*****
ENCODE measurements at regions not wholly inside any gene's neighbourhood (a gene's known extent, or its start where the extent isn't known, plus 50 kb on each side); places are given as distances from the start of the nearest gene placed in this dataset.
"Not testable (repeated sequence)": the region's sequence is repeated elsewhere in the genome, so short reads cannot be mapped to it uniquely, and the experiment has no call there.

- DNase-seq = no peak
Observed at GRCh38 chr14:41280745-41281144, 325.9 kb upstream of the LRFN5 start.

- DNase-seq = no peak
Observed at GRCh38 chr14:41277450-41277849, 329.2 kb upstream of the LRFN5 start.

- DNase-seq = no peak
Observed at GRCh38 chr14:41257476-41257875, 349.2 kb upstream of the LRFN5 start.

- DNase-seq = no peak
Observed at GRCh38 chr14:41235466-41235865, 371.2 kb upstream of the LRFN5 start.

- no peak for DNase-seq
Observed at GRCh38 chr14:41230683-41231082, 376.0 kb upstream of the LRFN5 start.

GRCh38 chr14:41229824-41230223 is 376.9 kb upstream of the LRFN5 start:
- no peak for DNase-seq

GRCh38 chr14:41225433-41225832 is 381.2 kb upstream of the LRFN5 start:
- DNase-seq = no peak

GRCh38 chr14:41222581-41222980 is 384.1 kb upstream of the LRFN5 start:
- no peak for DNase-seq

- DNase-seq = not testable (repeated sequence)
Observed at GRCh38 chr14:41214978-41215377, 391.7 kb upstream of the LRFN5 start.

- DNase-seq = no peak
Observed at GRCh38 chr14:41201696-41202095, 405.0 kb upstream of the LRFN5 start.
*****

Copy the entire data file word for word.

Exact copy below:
ENCODE measurements at regions not wholly inside any gene's neighbourhood (a gene's known extent, or its start where the extent isn't known, plus 50 kb on each side); places are given as distances from the start of the nearest gene placed in this dataset.
"Not testable (repeated sequence)": the region's sequence is repeated elsewhere in the genome, so short reads cannot be mapped to it uniquely, and the experiment has no call there.

- DNase-seq = no peak
Observed at GRCh38 chr14:41280745-41281144, 325.9 kb upstream of the LRFN5 start.

- DNase-seq = no peak
Observed at GRCh38 chr14:41277450-41277849, 329.2 kb upstream of the LRFN5 start.

- DNase-seq = no peak
Observed at GRCh38 chr14:41257476-41257875, 349.2 kb upstream of the LRFN5 start.

- DNase-seq = no peak
Observed at GRCh38 chr14:41235466-41235865, 371.2 kb upstream of the LRFN5 start.

- no peak for DNase-seq
Observed at GRCh38 chr14:41230683-41231082, 376.0 kb upstream of the LRFN5 start.

GRCh38 chr14:41229824-41230223 is 376.9 kb upstream of the LRFN5 start:
- no peak for DNase-seq

GRCh38 chr14:41225433-41225832 is 381.2 kb upstream of the LRFN5 start:
- DNase-seq = no peak

GRCh38 chr14:41222581-41222980 is 384.1 kb upstream of the LRFN5 start:
- no peak for DNase-seq

- DNase-seq = not testable (repeated sequence)
Observed at GRCh38 chr14:41214978-41215377, 391.7 kb upstream of the LRFN5 start.

- DNase-seq = no peak
Observed at GRCh38 chr14:41201696-41202095, 405.0 kb upstream of the LRFN5 start.